And so you lay, morning now,
just for a moment.
You open your tired soul
and trust God to find it,
and feed you like a starving child,
until you can stand,
wobbly as a newborn
and walk again, sword in hand,
an uncertain warrior,
more afraid of surrender than defeat.

About this poem

A history lesson. Nothing more.

Tom

Poem: Bread on the Waters

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Bread on the Waters

It is time to craft
a new forever,
to seek seas unseen,
unexplored,
not even imagined,

Sail with me,
and scatter your fears like bread on the water.
Let the fish swallow them,
and die
malnourished,
while with each crumb you release
you grow lighter,
sailing above the waves and storms
beyond the horizon you did not believe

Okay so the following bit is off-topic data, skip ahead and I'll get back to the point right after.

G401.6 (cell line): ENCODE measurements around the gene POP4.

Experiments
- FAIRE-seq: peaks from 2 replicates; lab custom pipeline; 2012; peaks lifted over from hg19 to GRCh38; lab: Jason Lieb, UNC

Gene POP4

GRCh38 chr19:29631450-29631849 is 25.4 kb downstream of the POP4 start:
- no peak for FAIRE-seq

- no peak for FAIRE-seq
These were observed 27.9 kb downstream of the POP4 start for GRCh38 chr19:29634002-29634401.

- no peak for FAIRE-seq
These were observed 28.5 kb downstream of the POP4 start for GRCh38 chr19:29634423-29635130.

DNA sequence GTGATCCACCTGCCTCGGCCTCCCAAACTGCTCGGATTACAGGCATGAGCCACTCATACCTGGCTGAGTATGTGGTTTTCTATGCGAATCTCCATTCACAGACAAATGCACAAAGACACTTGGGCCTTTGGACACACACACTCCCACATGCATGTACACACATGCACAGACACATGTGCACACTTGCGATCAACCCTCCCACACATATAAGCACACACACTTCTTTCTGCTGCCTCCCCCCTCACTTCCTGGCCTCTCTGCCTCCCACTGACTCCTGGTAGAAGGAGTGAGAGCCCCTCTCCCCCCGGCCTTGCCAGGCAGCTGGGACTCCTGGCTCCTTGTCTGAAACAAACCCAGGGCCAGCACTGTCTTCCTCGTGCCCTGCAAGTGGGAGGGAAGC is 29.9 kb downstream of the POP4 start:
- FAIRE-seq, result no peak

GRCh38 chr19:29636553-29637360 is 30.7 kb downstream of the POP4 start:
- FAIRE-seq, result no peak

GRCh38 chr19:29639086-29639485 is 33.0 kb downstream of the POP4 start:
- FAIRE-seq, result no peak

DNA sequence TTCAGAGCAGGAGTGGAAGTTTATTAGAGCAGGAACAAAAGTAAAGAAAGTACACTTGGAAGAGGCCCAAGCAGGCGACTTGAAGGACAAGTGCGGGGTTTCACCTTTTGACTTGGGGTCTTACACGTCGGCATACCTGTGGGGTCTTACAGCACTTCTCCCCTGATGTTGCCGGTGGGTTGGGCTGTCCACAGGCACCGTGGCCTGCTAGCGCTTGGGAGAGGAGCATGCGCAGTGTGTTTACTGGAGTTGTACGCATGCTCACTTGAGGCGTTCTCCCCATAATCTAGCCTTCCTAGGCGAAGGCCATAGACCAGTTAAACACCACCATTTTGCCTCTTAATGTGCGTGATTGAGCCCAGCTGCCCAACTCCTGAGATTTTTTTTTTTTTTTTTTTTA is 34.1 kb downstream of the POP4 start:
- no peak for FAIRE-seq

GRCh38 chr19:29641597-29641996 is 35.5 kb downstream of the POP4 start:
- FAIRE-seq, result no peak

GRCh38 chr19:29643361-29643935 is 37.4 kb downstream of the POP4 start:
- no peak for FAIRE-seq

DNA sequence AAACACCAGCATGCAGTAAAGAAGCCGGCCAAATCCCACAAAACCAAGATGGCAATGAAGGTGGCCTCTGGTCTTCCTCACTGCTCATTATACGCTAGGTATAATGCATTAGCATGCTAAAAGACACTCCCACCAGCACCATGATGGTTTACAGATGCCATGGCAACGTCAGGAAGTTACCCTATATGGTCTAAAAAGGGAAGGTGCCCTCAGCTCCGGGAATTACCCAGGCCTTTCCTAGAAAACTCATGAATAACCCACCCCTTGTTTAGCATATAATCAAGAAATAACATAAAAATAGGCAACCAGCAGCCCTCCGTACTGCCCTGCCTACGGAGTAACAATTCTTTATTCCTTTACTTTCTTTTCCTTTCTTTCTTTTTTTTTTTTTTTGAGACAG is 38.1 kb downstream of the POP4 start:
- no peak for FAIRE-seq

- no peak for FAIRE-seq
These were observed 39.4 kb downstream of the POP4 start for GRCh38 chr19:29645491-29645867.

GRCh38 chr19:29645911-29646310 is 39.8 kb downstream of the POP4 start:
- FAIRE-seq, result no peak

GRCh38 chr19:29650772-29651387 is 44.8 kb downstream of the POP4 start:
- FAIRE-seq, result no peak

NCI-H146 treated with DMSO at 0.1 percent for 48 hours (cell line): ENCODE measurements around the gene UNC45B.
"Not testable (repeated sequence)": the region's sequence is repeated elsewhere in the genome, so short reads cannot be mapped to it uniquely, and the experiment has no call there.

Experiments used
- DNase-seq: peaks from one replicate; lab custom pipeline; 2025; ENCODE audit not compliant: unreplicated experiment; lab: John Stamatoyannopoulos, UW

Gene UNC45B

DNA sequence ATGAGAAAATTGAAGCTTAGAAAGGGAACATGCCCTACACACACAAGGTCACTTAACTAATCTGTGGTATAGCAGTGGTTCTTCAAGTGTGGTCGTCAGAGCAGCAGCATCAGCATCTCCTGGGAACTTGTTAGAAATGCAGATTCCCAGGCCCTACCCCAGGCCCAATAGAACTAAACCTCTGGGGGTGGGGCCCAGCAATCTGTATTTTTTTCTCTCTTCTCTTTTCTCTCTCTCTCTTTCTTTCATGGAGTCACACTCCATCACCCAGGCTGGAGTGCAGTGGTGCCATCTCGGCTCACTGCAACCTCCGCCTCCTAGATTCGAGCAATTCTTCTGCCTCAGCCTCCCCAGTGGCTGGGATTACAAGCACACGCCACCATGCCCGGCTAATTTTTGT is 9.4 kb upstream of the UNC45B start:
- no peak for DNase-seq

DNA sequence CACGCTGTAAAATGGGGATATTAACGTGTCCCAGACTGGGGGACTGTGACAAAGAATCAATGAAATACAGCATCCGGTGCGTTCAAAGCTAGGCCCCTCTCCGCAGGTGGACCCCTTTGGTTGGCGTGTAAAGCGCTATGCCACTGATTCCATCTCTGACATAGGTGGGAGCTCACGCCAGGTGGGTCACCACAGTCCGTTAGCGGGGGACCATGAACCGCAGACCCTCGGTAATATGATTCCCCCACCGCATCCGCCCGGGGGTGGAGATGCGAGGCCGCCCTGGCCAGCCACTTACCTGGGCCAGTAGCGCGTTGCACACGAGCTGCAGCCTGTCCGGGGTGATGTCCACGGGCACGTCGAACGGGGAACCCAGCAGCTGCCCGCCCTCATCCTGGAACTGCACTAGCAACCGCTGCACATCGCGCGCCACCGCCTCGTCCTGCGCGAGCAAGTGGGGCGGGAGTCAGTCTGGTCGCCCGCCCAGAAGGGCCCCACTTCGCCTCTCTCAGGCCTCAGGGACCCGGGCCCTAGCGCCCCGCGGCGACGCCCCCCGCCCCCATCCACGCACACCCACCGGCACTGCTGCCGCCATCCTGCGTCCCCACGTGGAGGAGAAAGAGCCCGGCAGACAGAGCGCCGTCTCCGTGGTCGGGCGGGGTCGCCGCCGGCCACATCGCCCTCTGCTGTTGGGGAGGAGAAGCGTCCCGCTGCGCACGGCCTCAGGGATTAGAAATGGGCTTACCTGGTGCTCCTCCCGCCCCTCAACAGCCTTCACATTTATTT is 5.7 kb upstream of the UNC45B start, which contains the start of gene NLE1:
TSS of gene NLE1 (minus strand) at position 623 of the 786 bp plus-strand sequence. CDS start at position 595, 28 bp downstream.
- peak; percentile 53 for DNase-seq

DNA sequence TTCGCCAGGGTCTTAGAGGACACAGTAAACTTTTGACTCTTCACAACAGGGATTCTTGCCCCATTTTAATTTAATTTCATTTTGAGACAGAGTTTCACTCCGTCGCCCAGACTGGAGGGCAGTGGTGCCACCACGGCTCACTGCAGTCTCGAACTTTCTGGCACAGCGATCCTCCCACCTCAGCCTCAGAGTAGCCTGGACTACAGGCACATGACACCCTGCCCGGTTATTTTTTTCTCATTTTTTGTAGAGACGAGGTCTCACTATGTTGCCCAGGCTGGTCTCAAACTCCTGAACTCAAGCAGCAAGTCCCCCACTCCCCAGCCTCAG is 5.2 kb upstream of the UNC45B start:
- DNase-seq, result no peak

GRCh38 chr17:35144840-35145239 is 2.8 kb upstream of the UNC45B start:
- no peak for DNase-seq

was there.

About this poem

Repeat after me. Most fears are false. Most fears are false.

Tom

Poem: Still Life

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Still Life

Still.
Quiet.
The light coming through the window.

For just this moment
you are still,
without premise, or purpose,
content,
willing,
to simply be,

to ignore the complications
and trust your God
to sort out the details
and leave you
bliss.

About this poem. 

When I fret and worry, nothing good happens. When I let go and let life happen, somehow it works. A lesson I have to learn again and again. I am a slow learner, it seems.

Tom

Poem: Beyond Icarus

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Beyond Icarus

The wind ruffles your hair.
The smell of rain fills the air.
Sand crunches quietly under your feet.

There are dark clouds on the horizon,
dark memories in your mind,
briefly, a fear of storm blackens your brow

then passes.

There is flotsam on the beach,
broken things with a long journey
and a short future.

There are dead things here too,
crabs, fish, the spar from a sailboat,
thrown to shore by a callous sea.

You walk.

You walk past it all.